Hans Hedeman's Surf School
Hawaii International Surf Academy

<>Lessons/Camps/Schools West Side Oahu

Lessons/Camps/Schools North Shore Oahu

Sunset Suzy
North Shore Eco-Surf Tours
Carol Philips Body Boarding
Surfboard Rental North Shore
Haleiwa Surf &Sea (808) 627-0400
Tropical Rush (808) 637-8886

Surfboard Rental South Shore
Local Motion (808) 979-7873
Downing Hawaii (808) 737-9696

Surfboard Rental West Side
http://www.hawaiisurfboardrentals.com/   (808) 672-5055

Buy & sell used surfboards, local website, great resource
SurfboardShack dot com

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In a nutshell, North Shore ("country") for the famous big winter surf and South Shore ("town") for typically smaller summer surf. For example - Pipeline, Sunset and Waimea are north shore breaks and Ala Moana and Queens (Waikiki) are south shore breaks.

In general, I consider May through September to be summer surf season and October through April to be winter. See a wave warning sign here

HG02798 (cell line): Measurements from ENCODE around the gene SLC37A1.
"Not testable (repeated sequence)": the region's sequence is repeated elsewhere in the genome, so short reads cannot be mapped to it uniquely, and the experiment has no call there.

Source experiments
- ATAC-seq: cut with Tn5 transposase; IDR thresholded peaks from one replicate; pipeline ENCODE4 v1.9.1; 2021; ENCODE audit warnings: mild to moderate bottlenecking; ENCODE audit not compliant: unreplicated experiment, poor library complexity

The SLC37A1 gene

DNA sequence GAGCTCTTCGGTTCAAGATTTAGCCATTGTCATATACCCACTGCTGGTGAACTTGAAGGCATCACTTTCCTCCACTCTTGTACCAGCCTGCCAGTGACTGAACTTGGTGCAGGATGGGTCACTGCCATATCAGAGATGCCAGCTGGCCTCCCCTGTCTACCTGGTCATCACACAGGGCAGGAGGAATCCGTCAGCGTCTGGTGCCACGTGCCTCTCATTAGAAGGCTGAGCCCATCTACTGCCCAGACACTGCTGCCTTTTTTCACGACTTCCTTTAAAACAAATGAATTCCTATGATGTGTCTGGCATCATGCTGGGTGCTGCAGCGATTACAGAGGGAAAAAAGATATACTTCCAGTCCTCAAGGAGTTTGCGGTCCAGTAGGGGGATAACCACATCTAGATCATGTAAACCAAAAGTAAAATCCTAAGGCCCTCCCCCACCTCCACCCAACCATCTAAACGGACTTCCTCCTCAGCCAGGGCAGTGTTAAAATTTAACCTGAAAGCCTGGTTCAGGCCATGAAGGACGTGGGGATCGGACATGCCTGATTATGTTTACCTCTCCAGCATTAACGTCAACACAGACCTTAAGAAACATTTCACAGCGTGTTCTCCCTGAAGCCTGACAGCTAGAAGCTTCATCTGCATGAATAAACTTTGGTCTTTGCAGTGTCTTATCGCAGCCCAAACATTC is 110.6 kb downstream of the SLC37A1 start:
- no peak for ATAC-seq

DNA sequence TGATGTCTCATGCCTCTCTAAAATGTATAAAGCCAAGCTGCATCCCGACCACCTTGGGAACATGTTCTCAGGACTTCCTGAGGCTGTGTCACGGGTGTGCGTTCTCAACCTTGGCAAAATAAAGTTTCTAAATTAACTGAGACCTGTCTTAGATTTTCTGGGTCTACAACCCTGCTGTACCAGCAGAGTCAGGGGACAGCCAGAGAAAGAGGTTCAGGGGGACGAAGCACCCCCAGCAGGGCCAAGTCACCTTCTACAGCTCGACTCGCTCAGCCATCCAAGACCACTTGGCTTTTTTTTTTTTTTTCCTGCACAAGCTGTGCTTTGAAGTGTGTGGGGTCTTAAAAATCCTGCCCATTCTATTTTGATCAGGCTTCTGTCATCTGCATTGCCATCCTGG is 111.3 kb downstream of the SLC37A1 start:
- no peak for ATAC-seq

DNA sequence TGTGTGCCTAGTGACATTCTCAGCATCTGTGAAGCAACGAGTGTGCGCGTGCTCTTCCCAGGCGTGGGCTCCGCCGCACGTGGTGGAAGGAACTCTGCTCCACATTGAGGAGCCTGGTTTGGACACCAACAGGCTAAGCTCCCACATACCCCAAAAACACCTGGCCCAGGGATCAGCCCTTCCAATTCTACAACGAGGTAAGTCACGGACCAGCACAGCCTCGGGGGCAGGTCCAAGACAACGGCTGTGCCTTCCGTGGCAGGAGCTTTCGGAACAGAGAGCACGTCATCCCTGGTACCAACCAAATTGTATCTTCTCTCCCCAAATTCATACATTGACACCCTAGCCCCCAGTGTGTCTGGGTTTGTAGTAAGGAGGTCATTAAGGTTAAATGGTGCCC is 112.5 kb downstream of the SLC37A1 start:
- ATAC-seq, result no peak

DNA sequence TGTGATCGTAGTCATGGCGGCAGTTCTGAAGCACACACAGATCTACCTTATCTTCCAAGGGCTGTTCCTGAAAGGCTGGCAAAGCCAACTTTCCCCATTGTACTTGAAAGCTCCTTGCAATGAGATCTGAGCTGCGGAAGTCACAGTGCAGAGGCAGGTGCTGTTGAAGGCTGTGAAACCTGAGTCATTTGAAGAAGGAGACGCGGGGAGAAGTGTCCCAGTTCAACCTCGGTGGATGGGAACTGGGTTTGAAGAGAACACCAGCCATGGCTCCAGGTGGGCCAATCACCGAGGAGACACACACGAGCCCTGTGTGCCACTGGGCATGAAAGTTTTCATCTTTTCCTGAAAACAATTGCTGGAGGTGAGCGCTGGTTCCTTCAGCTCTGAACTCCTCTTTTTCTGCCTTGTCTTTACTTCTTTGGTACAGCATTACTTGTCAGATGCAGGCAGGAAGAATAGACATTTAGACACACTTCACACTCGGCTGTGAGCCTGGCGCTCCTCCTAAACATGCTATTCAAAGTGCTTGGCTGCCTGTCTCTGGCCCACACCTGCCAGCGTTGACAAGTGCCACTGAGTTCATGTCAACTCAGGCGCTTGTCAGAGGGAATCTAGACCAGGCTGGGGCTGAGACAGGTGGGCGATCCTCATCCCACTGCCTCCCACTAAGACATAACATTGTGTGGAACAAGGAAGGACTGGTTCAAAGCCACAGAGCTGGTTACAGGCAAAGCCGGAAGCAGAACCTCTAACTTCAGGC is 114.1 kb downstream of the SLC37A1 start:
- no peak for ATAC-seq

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Sorry  to say that I have not surfed at any of the outer islands (Hawaii, Maui, Kauai, Molokai etc.) so I cannot give any advice.

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I've never vacationed here so I can't say how much a hotel room is or where the best/cheapest one might be found. I'm aware of backpacker places and hostels but I avoid "endorsing" anyplace I have not tried myself.

For the average Joe, it's expensive to live here. Last time I checked, the median price for a single family home was about $360,000 and condominium was $160,000. Expect to pay at least $800-1200/month to rent a basic unfurnished 2 bedroom apartment central/urban Oahu.